Dariusz on Software Quality & Performance


How to pay for AdWords effectively ;-)

Filed under: en — Tags: , , — dariusz.cieslak @

Guess who is the competitor for the FogBugz bug tracker:

225But if you click on AdWords box you can see the following image (no server available):

226Note the weird address: https://www.www.atlassian.com/software/jira/… It's the cause for invalid target link.

Of course it's a bug in configuration done by someone from Atlassian, but let's stop laughing and check what might be the final resolution for such type of problems:

  • Google / AdWords: couldn't they just check (HTTP 200) any target address passed by theirs customer? It's a very simple change in the service
  • Atlassian: automatic HTTP log scan won't be possible as web server hasn't been reached (DNS resolution phase), but 100% bounce rate should raise a warning

Anyway, dealing with such errors in non-systematic way (fixing just this error) is dangerous as further instances are not blocked. It's better to have an automatic process that helps with such errors exposure in the future.

We, at Aplikacja.info believe that bugs should be eliminated systematically i.e. every missed one should have proper effect in process change. The more "sensitive" process (more bugs exposed by the process) the smaller amount of bugs are left in the end. For example coding in PHP with massive refactorings is a trouble-maker (as the language has no static checking included and requires high level of test coverage to uncover every error). Any piece of internal check (only method names + parameter numbers done by lint-like tools) will help a lot there.


Watch your HTTPD logs

Filed under: en — Tags: , , — dariusz.cieslak @

Recently I observed that AdWords-generated traffic dissapeared from Analytics panel. I thought: WTH?

I checked the logs and saw that URL called by AdWords:


Generated 403 (Forbidden) server response. That was caused by recent change in Lighttpd filtering rules. I was paying for AdWords traffic but customer hit 403 error page. Ops!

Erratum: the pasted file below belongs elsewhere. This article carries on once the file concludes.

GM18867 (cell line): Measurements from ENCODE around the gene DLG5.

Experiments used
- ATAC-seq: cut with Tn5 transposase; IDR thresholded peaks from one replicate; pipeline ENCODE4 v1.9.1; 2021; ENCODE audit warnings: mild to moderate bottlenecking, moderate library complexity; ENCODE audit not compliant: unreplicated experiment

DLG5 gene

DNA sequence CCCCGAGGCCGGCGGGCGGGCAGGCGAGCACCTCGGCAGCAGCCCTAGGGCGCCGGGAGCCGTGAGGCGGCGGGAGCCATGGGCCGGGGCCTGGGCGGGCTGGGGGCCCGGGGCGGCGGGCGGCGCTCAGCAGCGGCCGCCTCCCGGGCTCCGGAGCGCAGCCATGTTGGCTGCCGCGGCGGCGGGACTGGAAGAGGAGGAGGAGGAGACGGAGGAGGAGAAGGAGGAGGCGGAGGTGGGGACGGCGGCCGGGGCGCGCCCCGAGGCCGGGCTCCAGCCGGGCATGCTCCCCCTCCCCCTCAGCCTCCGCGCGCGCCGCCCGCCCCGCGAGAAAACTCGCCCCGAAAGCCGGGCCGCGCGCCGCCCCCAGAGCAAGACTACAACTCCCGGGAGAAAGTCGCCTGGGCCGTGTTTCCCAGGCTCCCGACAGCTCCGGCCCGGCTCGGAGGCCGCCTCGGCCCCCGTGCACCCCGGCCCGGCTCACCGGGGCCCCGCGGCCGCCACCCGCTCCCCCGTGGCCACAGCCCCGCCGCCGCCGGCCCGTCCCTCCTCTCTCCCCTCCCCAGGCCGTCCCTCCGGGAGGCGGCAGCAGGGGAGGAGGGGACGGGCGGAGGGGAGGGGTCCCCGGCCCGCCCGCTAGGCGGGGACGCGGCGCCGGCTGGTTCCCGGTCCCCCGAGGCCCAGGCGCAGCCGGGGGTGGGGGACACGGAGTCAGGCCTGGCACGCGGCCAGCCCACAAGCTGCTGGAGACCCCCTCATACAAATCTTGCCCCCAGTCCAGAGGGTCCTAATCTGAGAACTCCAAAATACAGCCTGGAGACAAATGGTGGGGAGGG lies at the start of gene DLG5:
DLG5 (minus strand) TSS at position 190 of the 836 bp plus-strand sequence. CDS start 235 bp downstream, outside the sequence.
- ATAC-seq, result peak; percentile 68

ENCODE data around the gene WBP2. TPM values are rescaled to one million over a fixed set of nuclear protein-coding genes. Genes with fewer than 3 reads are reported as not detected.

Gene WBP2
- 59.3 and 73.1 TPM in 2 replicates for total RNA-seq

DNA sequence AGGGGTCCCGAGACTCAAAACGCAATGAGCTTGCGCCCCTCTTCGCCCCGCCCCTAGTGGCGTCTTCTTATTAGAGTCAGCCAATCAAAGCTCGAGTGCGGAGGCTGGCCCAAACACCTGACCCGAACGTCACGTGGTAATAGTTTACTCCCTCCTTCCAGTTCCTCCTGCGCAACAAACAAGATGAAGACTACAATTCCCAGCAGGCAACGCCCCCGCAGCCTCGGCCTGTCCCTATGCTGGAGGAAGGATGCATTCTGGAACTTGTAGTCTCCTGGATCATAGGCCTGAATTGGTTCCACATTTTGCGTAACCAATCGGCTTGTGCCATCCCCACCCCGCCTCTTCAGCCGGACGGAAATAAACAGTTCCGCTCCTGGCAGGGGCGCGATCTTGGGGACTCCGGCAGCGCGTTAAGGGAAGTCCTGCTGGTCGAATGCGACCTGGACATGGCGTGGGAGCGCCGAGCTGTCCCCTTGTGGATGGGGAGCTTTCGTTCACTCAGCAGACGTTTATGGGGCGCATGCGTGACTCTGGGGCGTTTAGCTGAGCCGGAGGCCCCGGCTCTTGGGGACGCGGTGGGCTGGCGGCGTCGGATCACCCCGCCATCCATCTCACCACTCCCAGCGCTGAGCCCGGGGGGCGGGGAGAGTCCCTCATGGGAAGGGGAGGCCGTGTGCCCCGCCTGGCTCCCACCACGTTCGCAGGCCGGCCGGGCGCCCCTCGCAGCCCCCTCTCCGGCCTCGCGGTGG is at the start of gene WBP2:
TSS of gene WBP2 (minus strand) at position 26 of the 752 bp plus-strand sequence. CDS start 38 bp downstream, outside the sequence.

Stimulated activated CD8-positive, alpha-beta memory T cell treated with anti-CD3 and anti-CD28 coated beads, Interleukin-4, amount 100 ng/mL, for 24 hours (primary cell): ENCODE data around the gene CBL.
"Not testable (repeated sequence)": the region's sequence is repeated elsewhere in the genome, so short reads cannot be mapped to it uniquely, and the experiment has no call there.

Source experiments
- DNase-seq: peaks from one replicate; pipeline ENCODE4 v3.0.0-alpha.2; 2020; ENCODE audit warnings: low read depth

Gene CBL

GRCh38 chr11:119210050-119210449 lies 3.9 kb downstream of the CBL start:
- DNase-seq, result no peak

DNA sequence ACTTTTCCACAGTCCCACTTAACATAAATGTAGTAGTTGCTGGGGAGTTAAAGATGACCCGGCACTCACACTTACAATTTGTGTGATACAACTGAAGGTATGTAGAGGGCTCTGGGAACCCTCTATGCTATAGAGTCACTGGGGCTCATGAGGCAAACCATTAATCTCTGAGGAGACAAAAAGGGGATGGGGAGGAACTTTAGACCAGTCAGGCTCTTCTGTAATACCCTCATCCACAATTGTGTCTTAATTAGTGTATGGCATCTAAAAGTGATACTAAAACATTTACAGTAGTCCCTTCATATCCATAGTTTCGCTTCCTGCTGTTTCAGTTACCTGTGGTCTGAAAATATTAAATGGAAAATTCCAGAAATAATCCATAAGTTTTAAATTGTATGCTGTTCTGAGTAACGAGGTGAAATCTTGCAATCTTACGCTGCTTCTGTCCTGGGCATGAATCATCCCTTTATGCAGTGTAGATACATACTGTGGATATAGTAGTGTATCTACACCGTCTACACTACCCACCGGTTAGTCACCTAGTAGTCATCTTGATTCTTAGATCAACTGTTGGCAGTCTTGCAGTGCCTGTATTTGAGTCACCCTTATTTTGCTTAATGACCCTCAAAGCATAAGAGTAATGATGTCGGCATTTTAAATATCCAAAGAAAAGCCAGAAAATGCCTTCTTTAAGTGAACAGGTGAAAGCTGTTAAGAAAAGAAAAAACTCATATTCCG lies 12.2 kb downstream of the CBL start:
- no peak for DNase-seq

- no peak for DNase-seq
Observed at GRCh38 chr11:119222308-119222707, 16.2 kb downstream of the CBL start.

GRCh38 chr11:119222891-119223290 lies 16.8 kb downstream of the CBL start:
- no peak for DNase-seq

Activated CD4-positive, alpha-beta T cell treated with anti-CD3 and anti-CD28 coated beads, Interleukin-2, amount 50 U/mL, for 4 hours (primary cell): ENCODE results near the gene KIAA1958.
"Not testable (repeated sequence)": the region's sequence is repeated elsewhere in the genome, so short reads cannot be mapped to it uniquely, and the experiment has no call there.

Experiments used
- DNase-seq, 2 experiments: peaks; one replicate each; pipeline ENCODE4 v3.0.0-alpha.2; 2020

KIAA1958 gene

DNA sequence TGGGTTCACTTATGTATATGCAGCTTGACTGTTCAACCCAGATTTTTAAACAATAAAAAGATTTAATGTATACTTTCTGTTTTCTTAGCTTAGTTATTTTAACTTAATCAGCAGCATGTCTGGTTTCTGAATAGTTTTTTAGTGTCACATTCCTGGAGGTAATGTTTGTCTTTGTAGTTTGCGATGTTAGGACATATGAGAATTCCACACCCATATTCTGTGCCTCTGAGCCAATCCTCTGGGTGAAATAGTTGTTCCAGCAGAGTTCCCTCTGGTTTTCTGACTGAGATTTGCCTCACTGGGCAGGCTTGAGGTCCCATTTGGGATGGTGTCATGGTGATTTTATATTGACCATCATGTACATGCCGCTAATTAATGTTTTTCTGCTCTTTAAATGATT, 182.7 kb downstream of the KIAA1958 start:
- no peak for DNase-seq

In order to easily spot such problems in future I created the following scanner to easily find all error server responses.

awk '$9>=400' /var/log/lighttpd/access.log | less

If you are boring of 404 errors you can filter them out as well (leaving only 403 / 500 errors for investigation):

awk '$9>=400 && $9 != 404' /var/log/lighttpd/access.log | less

I discovered that the following URLs were inaccessible:

  • /robots.txt (exclusion rules for web crawlers)
  • /favicon.ico (icon used by web browsers)

Next step could be automation of this check (cron job that will send an alert if errant responses count is higher than N). It's left as exercise for the reader.


Why you should disable "content network" in AdWords

Filed under: en — Tags: — dariusz.cieslak @

Google AdWords is popular marketing tool that allows you to attract customer attention. You "pay per click" – that means if potential customer is directed to your page (or e-commerce site) then you will pay.

There are two main variations of this tool:

  • matching advert is located based on keywords entered by user in Google search
  • matching advert is located based on content of a partner page (AdSense partner)

It seems both methods (keyword and content-based) are equal efficient, but wait: there's a big difference. When user is searching for some keywords it's very likely he will be interested in your product/service. When user is coming from AdSense page he may be directed to this page for different reason.


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